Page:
Taiwanese wouldn’t find this particularly confusing, as this sort of thing is not entirely uncommon here, though right-to-left horizontal writing is seen less and less.

photo of the side of a bus in Taipei, Taiwan's Nangang district, showing text in Chinese characters running top to bottom, right to left, and left to right

same image as above, but with arrows superimposed to show the directions of the text

I’m posting this mainly so I can refer to this example later if need be.

Taiwan presidential campaign logos

I’m far behind on writing about Taiwan’s upcoming election. The logos for the two main candidates in the presidential race were revealed about a month ago.

First up is the presidential campaign logo for Tsai Ing-wen (蔡英文 / Cài Yīngwén): “LIGHT UP TAIWAN 點亮台灣” (Diǎn liàng Táiwān).

light_up_taiwan

And here is the campaign logo for the Kuomintang’s presidential candidate, Hung Hsiu-chu (Hóng Xiùzhù / 洪秀柱), er, Eric Chu (朱立倫 / Zhū Lìlún): “ONE TAIWAN 台灣就是力量” (Táiwān jiùshì lìliang).

one_taiwan_taiwan_jiushi_lishi

It’s hard not to be struck by the fact that both prominently feature English slogans even though Taiwan has a distinct shortage of English-speaking Westerners who are eligible to vote here. (And, anyway, most such immigrants can read the Chinese characters.) For that matter, in both logos the English slogan comes first. That’s how cool and modern English is seen to be in Taiwan, even though it’s not an official language here. Coincidentally, one of the candidates is even named “Ing-wen” (“English language” / Yīngwén / 英文).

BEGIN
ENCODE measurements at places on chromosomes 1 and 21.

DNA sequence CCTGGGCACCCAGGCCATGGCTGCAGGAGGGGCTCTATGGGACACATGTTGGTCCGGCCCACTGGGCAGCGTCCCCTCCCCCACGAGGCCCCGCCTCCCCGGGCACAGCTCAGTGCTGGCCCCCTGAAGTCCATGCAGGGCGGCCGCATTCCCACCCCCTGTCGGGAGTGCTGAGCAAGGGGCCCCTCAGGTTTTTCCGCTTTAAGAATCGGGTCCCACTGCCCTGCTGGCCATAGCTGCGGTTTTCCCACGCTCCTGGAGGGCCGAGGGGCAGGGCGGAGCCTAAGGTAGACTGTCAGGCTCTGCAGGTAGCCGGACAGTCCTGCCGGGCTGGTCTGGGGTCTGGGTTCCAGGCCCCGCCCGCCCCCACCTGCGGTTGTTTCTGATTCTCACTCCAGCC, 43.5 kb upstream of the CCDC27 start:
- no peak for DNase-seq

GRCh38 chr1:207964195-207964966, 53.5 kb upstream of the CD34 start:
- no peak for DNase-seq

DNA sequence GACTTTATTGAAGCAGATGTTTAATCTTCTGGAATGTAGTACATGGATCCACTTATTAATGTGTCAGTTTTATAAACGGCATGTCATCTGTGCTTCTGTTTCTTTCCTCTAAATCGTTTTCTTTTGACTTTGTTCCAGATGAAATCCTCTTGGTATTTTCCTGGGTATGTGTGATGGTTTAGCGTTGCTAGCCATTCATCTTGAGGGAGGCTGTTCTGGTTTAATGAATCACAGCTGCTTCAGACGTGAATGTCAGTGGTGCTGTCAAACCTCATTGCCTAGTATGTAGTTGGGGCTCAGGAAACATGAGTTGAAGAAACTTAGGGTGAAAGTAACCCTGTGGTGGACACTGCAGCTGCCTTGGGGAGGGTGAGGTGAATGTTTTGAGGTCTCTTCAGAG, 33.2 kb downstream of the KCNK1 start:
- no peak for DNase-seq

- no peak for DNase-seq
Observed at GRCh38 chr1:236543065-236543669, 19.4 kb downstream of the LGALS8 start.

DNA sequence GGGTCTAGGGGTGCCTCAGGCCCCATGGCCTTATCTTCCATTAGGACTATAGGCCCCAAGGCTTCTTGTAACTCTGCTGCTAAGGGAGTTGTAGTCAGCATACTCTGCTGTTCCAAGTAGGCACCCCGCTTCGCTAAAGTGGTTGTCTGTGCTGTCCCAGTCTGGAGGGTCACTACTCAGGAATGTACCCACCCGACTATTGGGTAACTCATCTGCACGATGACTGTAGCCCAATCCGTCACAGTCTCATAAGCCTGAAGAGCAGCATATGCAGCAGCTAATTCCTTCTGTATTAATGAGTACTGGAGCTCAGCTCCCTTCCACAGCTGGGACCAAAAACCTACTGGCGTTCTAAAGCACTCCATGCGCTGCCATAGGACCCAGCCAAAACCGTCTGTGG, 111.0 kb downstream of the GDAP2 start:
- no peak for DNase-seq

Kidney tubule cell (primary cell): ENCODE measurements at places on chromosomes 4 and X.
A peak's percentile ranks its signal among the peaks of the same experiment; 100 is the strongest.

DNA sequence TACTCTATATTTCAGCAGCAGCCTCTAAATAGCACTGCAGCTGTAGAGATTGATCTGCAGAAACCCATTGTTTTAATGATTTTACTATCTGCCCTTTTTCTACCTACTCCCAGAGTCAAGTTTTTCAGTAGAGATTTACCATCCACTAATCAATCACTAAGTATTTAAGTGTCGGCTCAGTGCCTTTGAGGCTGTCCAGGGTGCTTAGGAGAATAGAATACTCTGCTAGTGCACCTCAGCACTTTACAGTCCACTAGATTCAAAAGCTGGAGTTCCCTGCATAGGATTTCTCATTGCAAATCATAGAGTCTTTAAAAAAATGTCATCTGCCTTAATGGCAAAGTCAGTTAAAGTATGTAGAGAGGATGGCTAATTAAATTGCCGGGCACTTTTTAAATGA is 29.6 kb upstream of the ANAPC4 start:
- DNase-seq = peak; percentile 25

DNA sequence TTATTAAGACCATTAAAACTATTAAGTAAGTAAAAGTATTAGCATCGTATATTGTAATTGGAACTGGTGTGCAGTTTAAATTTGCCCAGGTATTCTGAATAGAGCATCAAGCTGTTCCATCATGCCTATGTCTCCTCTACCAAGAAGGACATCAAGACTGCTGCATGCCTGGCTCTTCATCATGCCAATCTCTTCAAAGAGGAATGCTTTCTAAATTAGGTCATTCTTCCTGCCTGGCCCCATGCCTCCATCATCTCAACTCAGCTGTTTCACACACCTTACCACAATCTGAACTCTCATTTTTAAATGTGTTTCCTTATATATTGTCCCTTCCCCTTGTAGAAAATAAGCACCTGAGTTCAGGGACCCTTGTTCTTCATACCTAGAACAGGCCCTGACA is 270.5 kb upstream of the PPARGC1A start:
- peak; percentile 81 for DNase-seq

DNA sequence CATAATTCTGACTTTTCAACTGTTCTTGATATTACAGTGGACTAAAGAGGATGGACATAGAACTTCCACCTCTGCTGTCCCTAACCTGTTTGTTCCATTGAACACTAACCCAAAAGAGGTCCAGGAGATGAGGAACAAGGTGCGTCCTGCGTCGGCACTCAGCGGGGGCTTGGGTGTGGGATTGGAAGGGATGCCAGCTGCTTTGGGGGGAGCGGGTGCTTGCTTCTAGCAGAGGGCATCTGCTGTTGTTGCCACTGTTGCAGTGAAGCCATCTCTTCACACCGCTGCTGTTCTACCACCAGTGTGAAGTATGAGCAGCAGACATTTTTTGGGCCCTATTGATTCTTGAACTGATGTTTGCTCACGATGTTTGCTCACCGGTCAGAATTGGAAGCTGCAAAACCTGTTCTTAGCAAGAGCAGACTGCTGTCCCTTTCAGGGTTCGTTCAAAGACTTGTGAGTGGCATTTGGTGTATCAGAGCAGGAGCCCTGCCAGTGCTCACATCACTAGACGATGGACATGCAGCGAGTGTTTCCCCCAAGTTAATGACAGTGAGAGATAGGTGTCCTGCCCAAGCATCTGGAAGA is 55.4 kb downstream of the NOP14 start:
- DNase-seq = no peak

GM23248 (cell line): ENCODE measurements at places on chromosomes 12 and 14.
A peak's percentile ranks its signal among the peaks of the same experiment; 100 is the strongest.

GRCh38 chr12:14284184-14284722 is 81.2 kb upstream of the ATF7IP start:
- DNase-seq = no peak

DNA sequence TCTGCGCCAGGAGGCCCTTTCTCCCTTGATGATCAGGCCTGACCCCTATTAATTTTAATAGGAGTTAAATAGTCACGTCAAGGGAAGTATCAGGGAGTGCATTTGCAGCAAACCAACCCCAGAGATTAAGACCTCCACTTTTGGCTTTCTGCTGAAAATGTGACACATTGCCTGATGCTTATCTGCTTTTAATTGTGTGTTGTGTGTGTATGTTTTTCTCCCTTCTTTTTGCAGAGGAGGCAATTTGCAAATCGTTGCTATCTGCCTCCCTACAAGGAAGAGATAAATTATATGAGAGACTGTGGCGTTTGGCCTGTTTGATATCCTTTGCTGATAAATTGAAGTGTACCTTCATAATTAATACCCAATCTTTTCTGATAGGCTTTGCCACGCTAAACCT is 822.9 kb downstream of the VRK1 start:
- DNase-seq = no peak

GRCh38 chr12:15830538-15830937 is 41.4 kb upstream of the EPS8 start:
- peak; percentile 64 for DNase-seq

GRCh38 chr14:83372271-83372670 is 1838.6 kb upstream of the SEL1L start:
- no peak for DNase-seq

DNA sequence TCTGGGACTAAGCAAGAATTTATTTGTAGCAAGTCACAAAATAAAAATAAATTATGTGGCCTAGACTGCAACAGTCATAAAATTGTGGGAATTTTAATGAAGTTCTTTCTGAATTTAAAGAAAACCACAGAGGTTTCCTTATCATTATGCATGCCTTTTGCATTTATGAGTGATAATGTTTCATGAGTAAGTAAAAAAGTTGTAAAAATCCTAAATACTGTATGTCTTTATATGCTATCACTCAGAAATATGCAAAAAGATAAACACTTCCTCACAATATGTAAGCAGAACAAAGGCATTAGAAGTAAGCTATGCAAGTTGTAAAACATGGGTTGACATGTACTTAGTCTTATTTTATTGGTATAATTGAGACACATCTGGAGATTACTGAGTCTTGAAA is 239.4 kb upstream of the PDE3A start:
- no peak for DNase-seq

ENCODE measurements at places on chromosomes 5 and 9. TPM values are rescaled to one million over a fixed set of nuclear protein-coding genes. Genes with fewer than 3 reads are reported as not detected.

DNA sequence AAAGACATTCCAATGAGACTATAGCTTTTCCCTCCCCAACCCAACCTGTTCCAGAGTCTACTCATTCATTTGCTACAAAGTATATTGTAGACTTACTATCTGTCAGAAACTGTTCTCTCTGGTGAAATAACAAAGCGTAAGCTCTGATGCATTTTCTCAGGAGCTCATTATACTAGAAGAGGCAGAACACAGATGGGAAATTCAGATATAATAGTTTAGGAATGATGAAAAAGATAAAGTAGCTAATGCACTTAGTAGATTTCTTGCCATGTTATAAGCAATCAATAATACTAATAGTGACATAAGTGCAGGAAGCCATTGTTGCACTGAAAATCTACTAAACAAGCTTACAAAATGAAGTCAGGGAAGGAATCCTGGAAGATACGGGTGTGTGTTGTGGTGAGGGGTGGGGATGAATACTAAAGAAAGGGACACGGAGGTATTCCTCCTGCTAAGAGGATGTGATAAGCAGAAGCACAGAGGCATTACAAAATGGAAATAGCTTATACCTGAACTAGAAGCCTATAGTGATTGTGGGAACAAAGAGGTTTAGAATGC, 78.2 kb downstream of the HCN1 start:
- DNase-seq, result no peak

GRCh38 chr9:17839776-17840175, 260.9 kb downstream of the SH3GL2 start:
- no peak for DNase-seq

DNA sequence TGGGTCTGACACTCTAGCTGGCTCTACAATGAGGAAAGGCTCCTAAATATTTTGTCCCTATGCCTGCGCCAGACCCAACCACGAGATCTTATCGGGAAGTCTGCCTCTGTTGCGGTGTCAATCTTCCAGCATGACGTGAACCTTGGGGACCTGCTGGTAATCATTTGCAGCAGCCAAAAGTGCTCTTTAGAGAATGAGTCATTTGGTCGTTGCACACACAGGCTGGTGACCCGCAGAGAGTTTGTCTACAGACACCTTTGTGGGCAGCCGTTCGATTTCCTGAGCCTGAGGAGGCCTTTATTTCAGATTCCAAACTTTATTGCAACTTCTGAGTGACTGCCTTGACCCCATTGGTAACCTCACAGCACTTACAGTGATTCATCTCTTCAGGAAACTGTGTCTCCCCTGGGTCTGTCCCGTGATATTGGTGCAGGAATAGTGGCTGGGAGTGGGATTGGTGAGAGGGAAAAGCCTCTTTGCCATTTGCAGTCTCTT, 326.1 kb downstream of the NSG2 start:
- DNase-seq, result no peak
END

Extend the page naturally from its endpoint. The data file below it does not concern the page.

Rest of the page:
Sure, it’s window dressing; but it’s still window dressing in English.

In 2012 both major candidates had English slogans. Ma Ying-jeou used “Taiwan bravo;” and Tsai Ing-wen used “Taiwan next,” though Ma didn’t make such prominent use of English then as Chu is doing this year. My impression is that the Democratic Progressive Party embraced English much earlier than the Kuomintang but the KMT has since caught up with the DPP in this.

And, as was the case in the previous election, I’d like to note that both candidates used “台灣” rather than “臺灣” for “Taiwan,” despite the Ma administration’s declaration that the latter is the proper form.

further reading: Platform on tai?, Pinyin News, December 30, 2011

New Zealand, language, and ‘Chinese’